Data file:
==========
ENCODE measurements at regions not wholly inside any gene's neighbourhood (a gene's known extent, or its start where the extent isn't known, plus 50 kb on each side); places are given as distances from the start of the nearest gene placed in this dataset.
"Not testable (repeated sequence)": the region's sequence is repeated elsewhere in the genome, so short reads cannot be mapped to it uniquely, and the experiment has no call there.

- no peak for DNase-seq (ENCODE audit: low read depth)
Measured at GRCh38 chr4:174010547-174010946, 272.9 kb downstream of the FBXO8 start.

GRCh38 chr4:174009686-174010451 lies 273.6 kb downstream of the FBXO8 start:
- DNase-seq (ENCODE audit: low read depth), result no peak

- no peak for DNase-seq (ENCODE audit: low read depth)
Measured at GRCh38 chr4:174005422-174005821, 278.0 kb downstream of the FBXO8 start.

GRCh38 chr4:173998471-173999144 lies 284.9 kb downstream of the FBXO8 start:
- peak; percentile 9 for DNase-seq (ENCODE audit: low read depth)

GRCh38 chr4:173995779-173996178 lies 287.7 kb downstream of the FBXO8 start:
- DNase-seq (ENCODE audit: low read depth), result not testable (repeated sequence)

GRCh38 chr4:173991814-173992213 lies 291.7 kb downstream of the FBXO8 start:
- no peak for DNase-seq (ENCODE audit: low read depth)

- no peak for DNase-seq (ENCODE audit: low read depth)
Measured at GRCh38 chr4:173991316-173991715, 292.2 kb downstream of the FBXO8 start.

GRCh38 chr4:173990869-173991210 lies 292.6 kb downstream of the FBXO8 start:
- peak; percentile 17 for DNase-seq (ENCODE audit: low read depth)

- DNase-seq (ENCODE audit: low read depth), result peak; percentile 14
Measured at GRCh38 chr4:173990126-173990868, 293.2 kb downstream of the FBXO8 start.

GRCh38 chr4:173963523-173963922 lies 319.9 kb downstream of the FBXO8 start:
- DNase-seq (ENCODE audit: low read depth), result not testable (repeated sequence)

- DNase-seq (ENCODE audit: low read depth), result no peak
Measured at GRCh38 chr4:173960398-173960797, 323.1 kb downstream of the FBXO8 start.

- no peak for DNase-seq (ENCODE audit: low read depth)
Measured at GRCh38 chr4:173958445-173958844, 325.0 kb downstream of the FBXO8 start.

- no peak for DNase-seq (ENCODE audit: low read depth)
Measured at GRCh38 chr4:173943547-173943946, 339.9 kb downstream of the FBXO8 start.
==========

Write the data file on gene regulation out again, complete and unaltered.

ENCODE measurements at regions not wholly inside any gene's neighbourhood (a gene's known extent, or its start where the extent isn't known, plus 50 kb on each side); places are given as distances from the start of the nearest gene placed in this dataset.
"Not testable (repeated sequence)": the region's sequence is repeated elsewhere in the genome, so short reads cannot be mapped to it uniquely, and the experiment has no call there.

- no peak for DNase-seq (ENCODE audit: low read depth)
Measured at GRCh38 chr4:174010547-174010946, 272.9 kb downstream of the FBXO8 start.

GRCh38 chr4:174009686-174010451 lies 273.6 kb downstream of the FBXO8 start:
- DNase-seq (ENCODE audit: low read depth), result no peak

- no peak for DNase-seq (ENCODE audit: low read depth)
Measured at GRCh38 chr4:174005422-174005821, 278.0 kb downstream of the FBXO8 start.

GRCh38 chr4:173998471-173999144 lies 284.9 kb downstream of the FBXO8 start:
- peak; percentile 9 for DNase-seq (ENCODE audit: low read depth)

GRCh38 chr4:173995779-173996178 lies 287.7 kb downstream of the FBXO8 start:
- DNase-seq (ENCODE audit: low read depth), result not testable (repeated sequence)

GRCh38 chr4:173991814-173992213 lies 291.7 kb downstream of the FBXO8 start:
- no peak for DNase-seq (ENCODE audit: low read depth)

- no peak for DNase-seq (ENCODE audit: low read depth)
Measured at GRCh38 chr4:173991316-173991715, 292.2 kb downstream of the FBXO8 start.

GRCh38 chr4:173990869-173991210 lies 292.6 kb downstream of the FBXO8 start:
- peak; percentile 17 for DNase-seq (ENCODE audit: low read depth)

- DNase-seq (ENCODE audit: low read depth), result peak; percentile 14
Measured at GRCh38 chr4:173990126-173990868, 293.2 kb downstream of the FBXO8 start.

GRCh38 chr4:173963523-173963922 lies 319.9 kb downstream of the FBXO8 start:
- DNase-seq (ENCODE audit: low read depth), result not testable (repeated sequence)

- DNase-seq (ENCODE audit: low read depth), result no peak
Measured at GRCh38 chr4:173960398-173960797, 323.1 kb downstream of the FBXO8 start.

- no peak for DNase-seq (ENCODE audit: low read depth)
Measured at GRCh38 chr4:173958445-173958844, 325.0 kb downstream of the FBXO8 start.

- no peak for DNase-seq (ENCODE audit: low read depth)
Measured at GRCh38 chr4:173943547-173943946, 339.9 kb downstream of the FBXO8 start.